Get to know the Cullman County Child Development Center

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W.C. Mann
Students' artwork lines the hallways at the Cullman County Child Development Center.
 
We're a school like any other school.” 
CDC Principal Chris Chambers
 

CULLMAN – There are folks who think the Cullman County Child Development Center (CDC) is a daycare facility, but it is far from that.  The Tribune sat down with CDC Principal Chris Chambers to find out more.

He said, "We're not a daycare.  We're a school like any other school.  We're a stand-alone school for special-needs kids." 

CDC is a school for students with special needs from preschool to age 21.  A fluctuating body of approximately 120-130 students with physical or intellectual disabilities is served at any given time by a staff of 72 under Chambers’ supervision: teachers, aides, various therapists, nutritionists, bus drivers and bus aides, and custodial/maintenance workers.

The principal spends his time performing a balancing act, bringing together those numerous resources to create an individual educational plan custom fitted to each student.

Chambers said, "All those people have to collaborate.  I always say that's probably one of our biggest strengths: how many personal conversations we have about a child and meeting their needs- not just physical, but their overall well-being, knowing their culture at home, really being involved with their day-to-day needs, even their nutrition.  My parents go above and beyond about trying to communicate with the teachers, and the teachers do the same thing with them."

CDC offers its students a wide range of activities, both in the classroom and out.  Students arrive each morning on the bus, eat breakfast together, then go to class.  They go to the school's library and gym, and eat lunch together.  In the classroom, students are grouped with others who have similar abilities and needs, and engage in a spectrum of learning activities tailored to their needs.  While they try to create certain routines, the staff places individual student needs above those routines; so, there's no really "typical" day. 

A student activities director plans special on- and off-campus events for the kids.  All classrooms have wi-fi, and Librarian Andrea Radcliffe brings a cart of iPads around to classrooms.  There's even an active arts and music program.

Chambers shared, "We have a grant we won two years in a row through the Alabama Art Alliance, and Mr. Krel Buckelew is our art and music instructor.  We have it two days a week, and every student on campus gets art and music instruction.  It gives them an outlet, behavior-wise.  We've seen our attendance go up, and bad behavior go down.  Some kids get overly stimulated when we have functions out in the gym or if we go on a field trip.  We've seen those kids actually be able to cope better, and I attribute part of that to our music and arts program."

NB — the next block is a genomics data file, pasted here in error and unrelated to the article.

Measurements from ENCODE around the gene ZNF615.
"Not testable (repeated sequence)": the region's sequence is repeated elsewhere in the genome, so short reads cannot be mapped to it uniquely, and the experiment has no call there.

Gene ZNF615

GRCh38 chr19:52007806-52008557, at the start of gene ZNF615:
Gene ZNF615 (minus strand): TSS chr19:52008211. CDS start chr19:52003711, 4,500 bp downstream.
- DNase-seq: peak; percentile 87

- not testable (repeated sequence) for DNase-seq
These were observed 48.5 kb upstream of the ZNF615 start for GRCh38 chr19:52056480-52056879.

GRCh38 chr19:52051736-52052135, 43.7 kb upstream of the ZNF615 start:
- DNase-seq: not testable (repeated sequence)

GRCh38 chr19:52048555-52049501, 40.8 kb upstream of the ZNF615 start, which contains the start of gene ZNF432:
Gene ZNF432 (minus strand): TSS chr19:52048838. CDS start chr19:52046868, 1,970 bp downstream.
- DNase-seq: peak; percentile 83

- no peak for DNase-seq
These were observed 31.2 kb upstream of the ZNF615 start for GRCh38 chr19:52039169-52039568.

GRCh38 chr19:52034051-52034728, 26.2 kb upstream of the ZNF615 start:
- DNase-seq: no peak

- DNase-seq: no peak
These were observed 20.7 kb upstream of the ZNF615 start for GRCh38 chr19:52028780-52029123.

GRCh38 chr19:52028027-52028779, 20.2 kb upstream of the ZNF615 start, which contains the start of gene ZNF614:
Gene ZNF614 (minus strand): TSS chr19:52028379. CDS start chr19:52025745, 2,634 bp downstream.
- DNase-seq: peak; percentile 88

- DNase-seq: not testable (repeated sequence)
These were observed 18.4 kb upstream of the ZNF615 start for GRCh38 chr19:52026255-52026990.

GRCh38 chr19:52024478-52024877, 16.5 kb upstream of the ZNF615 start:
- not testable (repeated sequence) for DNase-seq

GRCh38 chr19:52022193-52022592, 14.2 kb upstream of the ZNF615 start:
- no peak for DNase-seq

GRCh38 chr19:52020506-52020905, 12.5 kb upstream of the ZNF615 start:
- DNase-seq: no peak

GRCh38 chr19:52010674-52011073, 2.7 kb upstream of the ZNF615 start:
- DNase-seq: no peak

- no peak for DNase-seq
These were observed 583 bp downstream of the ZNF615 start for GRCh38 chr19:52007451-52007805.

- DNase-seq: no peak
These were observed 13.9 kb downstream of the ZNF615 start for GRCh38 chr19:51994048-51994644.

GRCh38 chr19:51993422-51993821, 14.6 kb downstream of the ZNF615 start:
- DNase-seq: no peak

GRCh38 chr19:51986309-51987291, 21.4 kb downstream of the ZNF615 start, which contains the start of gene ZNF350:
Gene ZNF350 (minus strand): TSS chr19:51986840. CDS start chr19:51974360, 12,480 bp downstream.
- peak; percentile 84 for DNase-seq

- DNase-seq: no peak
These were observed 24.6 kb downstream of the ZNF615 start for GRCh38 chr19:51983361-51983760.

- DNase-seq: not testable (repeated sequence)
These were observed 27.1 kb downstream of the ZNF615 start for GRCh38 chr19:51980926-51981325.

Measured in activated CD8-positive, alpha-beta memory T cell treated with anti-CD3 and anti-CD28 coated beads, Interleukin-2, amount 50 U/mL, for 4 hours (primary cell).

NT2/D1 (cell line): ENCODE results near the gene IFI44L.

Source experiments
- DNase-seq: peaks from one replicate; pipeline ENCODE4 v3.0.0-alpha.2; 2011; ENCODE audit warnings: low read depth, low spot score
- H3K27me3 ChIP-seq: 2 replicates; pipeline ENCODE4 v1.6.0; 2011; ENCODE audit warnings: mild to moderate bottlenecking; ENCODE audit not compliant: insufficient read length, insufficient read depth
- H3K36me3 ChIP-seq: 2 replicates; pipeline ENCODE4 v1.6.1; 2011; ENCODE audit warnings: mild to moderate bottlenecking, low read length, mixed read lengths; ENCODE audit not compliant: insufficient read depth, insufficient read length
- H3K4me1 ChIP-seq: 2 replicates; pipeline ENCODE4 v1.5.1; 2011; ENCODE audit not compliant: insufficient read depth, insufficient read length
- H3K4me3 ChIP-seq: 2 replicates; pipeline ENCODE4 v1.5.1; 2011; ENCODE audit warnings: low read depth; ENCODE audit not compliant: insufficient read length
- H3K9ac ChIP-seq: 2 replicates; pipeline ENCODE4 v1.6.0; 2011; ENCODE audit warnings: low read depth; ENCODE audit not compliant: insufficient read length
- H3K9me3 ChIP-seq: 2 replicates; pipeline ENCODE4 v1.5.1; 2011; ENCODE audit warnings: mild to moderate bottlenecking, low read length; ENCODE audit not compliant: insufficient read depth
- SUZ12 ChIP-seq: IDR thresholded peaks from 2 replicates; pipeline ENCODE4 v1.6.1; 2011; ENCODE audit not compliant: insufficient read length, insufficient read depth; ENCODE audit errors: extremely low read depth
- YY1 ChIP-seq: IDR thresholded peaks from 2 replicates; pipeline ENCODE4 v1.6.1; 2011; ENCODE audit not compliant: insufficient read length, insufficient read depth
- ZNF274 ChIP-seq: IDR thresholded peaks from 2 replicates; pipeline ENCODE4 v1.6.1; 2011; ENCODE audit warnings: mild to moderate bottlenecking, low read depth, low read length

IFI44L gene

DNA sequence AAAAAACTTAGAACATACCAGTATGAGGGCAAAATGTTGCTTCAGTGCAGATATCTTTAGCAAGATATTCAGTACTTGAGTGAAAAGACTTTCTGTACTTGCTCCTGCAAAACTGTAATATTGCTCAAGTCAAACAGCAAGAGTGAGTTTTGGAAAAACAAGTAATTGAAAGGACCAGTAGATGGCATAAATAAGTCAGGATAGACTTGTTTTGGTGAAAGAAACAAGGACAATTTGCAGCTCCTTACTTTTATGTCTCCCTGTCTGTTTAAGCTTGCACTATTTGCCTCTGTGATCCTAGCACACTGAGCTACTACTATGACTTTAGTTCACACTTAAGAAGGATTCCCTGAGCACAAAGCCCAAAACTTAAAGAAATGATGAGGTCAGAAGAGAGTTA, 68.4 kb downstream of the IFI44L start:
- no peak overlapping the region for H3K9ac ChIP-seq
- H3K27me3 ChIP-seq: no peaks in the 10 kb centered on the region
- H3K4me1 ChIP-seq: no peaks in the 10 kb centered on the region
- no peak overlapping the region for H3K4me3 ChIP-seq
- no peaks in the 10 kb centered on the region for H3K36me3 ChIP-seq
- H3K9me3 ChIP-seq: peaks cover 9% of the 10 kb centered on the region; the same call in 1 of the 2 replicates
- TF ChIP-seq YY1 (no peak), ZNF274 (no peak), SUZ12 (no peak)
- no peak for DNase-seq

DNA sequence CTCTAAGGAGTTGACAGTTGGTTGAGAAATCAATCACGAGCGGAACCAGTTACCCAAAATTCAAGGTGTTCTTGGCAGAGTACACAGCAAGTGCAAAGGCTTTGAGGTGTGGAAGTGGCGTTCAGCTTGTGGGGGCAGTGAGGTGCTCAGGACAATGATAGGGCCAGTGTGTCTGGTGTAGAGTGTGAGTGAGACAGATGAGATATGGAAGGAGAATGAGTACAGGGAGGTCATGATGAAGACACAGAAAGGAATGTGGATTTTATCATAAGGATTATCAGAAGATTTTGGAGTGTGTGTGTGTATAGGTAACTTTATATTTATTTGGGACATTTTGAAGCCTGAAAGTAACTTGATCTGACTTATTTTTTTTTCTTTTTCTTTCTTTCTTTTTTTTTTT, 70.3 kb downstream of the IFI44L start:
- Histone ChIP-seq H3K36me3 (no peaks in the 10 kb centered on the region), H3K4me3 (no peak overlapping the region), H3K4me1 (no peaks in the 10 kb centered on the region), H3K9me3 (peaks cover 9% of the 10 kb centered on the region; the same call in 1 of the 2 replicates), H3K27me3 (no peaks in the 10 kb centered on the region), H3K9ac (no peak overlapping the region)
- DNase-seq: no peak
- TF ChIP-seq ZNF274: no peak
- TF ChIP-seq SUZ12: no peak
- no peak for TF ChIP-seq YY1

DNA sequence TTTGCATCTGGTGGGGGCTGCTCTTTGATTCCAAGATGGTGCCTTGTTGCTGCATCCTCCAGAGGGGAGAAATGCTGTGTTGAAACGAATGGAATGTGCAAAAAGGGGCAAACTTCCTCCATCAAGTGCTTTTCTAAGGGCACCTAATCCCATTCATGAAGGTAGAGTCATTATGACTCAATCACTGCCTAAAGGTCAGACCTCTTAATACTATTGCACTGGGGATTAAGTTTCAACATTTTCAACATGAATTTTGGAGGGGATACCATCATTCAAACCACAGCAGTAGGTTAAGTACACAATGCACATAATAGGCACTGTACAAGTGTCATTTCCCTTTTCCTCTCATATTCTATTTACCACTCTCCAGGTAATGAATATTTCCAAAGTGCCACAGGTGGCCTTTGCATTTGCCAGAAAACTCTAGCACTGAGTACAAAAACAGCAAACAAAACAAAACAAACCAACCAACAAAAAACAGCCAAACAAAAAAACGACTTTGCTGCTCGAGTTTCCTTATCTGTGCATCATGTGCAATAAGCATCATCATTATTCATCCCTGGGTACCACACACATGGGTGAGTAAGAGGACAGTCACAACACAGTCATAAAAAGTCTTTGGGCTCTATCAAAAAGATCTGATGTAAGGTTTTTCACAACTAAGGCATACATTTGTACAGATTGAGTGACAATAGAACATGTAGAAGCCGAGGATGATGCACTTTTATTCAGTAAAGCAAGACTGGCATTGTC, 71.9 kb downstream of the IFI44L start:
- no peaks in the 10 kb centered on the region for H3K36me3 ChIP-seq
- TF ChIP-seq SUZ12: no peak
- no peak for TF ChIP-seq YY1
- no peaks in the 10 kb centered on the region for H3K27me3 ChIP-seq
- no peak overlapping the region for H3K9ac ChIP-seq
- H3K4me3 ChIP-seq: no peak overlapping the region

Student artwork lines the school's hallways, and the performers in the student body will get the chance near the end of the school year to take part in West Point High School's performing arts spring showcase under the direction of West Point’s band director, Ty Parker.

For some of CDC's intellectually and medically challenged students, graduation is a real possibility.  According to Chambers, "Our goal is to transition those kids out.  If they can ever be successful in a typical classroom, we want them to go out and be with typical peers."

CDC has transitioned 43 students into regular classrooms over the last few years, and only four of those ended up back at the school.  Some of those successfully-transitioned students have received high school diplomas.

The constant pressure of offering a multi-tasked approach to meet so many needs of so many students takes a tremendous toll on the faculty and staff, and their principal and selected helpers strive to recognize and respond to the need for support and encouragement.

Said Chambers, "You leave here mentally, physically and sometimes spiritually exhausted at times, so we do special things for the faculty as well.  We have a faculty feast: we all get together and eat, and get together to do fun things.  It's a monthly thing; we call it CDC Family.  I've got a faculty committee chairperson.  She looks for things to keep us together.  We're in constant need of support, and we need for people to know who we are and what we're about, about the service the people provide here every day.  It's tough being here, working with so many kids that have so many different needs, but it's also very rewarding at the same time."

The CDC is located at 17600 Highway 31 N in Cullman and can be reached at 256-739-0486. Find out more about CDC, visit http://cdc.ccboe.org.

 

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